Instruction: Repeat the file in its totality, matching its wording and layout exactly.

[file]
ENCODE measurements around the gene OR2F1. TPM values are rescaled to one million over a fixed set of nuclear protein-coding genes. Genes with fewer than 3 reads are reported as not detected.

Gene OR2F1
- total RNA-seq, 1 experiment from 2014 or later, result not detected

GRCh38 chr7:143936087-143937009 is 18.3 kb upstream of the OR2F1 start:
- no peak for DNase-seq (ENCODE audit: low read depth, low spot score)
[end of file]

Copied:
ENCODE measurements around the gene OR2F1. TPM values are rescaled to one million over a fixed set of nuclear protein-coding genes. Genes with fewer than 3 reads are reported as not detected.

Gene OR2F1
- total RNA-seq, 1 experiment from 2014 or later, result not detected

GRCh38 chr7:143936087-143937009 is 18.3 kb upstream of the OR2F1 start:
- no peak for DNase-seq (ENCODE audit: low read depth, low spot score)